The Magnificent Lovers
SCENE I.--ARISTIONE, ERIPHYLE.
ARI. Nothing can be more gallant or better contrived. My daughter, I wished to come
alone here with you, so that we may have a little quiet talk together; and I hope that you
will in nothing hide the truth from me. Have you in your heart no secret inclination which
you are unwilling to reveal to me?
ERI. I, Madam?
ARI. Speak openly, daughter; what I have done for you well deserves that you should be
frank and open with me. To make you the sole object of all my thoughts, to prefer you
above all things, to shut my ears, in the position I am in, to all the propositions that a
hundred princesses might decently listen to in my place--all that ought to tell you that I
am a kind mother, and that I am not likely to receive with severity the confidences your
heart may have to make.
ERI. If I had so badly followed your example as to have allowed an inclination I had
reason to conceal to enter my soul, I should have power enough over myself to impose
silence on such a love, and to do nothing unworthy of your name.
ARI. No, no, daughter; I had rather you laid bare your feelings to me. I have not limited
your choice to the two princes; you may extend it to whomsoever you please; merit
stands so high in my estimation that I think it equal to any rank; and if you tell me frankly
how things are, you will see me subscribe without repugnance to the choice you have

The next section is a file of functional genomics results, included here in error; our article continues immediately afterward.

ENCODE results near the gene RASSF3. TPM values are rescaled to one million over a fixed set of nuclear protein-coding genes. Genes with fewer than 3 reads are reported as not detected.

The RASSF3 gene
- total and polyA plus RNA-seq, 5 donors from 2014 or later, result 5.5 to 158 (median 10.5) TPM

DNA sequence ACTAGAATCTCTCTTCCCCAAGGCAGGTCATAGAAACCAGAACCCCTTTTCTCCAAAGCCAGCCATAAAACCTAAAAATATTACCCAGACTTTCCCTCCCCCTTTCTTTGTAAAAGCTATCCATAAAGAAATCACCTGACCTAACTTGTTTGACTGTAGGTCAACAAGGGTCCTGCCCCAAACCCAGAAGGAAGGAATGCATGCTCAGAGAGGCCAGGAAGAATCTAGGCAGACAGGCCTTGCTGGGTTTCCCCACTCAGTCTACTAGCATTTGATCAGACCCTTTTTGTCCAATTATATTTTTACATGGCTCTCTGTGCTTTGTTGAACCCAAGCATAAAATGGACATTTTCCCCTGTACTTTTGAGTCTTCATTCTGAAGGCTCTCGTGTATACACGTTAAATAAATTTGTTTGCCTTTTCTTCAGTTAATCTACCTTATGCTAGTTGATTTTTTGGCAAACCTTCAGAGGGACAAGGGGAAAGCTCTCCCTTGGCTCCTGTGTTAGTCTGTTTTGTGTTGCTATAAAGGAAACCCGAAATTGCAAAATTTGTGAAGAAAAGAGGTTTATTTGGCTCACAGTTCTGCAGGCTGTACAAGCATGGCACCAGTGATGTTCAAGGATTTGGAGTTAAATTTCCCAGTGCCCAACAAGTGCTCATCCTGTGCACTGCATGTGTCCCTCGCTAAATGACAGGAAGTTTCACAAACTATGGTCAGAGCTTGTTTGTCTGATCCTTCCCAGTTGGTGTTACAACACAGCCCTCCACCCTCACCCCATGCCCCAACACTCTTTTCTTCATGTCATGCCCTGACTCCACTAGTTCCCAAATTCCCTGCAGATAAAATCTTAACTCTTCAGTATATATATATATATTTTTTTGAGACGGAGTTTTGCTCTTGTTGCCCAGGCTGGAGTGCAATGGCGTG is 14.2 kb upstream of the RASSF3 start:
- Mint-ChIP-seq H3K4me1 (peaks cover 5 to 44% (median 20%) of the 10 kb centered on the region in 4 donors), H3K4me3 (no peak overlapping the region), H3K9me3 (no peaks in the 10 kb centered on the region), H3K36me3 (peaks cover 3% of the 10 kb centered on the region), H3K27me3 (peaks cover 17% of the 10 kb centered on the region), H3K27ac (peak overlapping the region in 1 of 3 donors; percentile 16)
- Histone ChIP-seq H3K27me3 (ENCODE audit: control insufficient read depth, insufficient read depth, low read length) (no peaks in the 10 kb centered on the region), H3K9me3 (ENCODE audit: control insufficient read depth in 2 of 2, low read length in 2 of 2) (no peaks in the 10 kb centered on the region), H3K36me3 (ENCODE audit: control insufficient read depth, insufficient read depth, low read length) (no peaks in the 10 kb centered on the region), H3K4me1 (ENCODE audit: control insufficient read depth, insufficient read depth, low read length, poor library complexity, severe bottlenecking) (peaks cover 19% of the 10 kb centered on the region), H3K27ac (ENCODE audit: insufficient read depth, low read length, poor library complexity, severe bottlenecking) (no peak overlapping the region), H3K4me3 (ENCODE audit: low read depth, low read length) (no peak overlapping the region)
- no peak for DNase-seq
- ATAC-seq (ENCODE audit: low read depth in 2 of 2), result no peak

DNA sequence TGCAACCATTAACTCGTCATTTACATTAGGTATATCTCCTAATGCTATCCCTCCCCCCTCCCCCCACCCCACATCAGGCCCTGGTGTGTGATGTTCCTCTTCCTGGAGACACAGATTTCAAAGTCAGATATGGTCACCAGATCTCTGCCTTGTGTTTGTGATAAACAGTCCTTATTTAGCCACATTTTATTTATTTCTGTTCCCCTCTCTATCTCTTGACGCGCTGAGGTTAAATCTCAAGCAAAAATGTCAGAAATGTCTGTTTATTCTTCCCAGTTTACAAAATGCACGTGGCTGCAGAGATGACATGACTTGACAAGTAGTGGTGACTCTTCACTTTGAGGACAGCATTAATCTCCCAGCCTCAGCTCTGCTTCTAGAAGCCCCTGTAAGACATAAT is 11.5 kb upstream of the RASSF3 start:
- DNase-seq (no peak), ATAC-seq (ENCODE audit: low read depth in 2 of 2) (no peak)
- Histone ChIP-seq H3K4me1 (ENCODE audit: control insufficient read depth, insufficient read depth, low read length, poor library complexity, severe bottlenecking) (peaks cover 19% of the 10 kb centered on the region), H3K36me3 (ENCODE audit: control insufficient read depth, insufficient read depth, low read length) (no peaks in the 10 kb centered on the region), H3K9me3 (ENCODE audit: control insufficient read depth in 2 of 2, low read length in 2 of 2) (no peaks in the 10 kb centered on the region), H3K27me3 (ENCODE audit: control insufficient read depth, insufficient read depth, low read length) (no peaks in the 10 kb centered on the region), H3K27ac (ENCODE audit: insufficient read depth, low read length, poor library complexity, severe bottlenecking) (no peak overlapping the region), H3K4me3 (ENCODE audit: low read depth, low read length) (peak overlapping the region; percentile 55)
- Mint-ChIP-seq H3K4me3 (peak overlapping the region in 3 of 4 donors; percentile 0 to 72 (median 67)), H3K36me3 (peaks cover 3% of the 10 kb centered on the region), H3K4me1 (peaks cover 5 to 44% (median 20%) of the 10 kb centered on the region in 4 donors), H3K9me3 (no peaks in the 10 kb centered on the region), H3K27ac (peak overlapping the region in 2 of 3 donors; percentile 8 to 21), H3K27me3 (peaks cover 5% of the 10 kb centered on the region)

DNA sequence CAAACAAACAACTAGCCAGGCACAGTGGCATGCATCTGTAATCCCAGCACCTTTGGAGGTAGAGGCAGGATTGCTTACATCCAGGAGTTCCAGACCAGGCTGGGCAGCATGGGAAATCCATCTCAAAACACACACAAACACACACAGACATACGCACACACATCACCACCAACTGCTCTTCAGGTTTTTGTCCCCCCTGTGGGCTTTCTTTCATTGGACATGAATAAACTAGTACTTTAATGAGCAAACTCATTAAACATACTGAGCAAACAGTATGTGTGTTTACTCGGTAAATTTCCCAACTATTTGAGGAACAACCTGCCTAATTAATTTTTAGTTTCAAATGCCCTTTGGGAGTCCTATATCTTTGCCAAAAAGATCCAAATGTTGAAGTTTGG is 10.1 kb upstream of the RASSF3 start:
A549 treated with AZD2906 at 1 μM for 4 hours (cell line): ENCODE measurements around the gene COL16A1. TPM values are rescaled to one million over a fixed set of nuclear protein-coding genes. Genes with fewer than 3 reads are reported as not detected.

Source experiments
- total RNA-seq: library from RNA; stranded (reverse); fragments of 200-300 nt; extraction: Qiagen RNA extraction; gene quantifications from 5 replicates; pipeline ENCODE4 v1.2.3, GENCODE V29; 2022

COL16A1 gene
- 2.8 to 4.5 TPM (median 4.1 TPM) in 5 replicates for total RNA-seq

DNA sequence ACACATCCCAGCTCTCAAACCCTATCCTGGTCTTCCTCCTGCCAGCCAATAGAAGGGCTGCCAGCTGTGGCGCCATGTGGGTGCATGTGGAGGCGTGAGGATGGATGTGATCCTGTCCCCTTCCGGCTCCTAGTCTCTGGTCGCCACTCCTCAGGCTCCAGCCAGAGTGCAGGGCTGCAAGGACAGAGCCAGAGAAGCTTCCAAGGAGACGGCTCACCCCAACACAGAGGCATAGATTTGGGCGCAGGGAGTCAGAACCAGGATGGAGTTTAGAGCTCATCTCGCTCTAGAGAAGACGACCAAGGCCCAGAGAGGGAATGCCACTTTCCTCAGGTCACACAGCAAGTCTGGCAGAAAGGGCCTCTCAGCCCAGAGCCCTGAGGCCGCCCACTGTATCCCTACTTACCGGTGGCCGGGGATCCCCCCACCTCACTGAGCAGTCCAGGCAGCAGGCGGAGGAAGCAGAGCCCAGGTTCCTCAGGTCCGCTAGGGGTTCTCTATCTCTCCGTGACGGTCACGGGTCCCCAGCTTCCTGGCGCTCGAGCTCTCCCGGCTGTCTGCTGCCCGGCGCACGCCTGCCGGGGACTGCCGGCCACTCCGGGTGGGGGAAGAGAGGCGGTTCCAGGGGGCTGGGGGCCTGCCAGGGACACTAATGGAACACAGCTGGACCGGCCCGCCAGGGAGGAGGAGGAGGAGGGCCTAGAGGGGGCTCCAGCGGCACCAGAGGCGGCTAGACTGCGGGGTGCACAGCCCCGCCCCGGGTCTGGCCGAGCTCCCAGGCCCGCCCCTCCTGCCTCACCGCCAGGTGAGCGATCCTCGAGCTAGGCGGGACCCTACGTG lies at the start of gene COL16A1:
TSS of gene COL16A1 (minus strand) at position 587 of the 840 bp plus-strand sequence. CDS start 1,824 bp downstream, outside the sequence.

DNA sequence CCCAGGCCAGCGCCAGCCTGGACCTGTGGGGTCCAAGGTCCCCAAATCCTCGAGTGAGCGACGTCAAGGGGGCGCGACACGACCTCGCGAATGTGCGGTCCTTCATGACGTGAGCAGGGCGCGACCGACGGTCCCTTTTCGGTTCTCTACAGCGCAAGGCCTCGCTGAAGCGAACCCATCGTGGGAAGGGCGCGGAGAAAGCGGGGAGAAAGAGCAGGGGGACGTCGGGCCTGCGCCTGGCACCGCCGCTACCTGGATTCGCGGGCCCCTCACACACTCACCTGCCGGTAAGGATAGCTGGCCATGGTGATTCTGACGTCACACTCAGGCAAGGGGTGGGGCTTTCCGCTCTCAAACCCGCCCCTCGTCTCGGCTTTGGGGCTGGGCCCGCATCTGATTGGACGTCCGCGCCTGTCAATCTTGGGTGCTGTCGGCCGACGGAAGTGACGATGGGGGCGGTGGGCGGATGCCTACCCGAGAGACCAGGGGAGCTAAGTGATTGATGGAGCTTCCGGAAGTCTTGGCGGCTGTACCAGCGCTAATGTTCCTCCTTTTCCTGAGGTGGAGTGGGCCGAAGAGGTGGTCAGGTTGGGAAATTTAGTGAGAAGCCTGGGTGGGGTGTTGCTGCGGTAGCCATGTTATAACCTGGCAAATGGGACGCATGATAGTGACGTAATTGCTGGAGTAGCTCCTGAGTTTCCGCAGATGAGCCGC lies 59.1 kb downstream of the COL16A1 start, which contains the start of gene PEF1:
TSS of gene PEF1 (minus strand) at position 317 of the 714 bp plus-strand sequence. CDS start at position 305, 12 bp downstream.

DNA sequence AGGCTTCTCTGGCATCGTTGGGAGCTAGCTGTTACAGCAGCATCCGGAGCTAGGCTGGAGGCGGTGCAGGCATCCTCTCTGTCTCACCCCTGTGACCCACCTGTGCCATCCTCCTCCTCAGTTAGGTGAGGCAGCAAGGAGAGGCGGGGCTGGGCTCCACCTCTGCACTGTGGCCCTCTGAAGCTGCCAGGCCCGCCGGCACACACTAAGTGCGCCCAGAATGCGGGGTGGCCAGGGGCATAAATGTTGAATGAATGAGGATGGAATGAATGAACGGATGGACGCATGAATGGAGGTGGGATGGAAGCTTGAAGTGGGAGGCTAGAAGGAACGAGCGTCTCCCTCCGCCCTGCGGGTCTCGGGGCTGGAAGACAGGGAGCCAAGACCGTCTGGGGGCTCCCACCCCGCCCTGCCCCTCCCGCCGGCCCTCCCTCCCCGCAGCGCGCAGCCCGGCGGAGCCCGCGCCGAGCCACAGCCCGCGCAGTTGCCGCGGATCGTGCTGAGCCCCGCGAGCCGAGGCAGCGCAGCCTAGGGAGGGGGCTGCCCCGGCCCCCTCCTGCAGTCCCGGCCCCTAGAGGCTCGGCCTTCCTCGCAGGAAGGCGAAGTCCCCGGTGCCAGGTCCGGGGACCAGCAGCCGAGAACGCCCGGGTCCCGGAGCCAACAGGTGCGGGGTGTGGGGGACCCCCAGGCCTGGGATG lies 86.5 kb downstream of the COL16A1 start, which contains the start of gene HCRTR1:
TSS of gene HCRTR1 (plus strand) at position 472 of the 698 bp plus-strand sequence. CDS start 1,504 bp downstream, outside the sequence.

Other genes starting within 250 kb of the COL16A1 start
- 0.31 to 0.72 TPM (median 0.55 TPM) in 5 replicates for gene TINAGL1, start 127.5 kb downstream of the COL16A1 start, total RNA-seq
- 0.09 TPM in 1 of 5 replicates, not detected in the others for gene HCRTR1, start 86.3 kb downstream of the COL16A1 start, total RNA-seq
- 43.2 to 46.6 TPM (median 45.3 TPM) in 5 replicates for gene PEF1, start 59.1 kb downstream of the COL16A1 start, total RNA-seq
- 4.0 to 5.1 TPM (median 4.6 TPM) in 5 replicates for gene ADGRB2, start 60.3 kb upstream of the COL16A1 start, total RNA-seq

ERI. You are so kind and indulgent towards me that I can never be thankful enough for
it; but I will not put your kindness to the test on such a subject, and all I ask of you is to
allow me not to hurry a marriage about which I am not decided as yet.
ARI. Till now I have left everything to your decision; and the impatience of the princes
your lovers.... But what means this noise? Ah! daughter, what spectacle is this? Some
deity descends; it is the goddess Venus who seems about to speak to us.
SCENE II.--VENUS (in the air, accompanied by four CUPIDS), ARISTIONE,
VEN. (to ARISTIONE). Princess, in you shines a glorious example, which the immortals
mean to recompense; and that you may have a son-in-law both great and happy, they will
guide you in the choice you should make. They announce by my voice the great and
glorious fame which will come to your house by this choice. Therefore, put an end to
your perplexities, and give your daughter to him who shall save your life.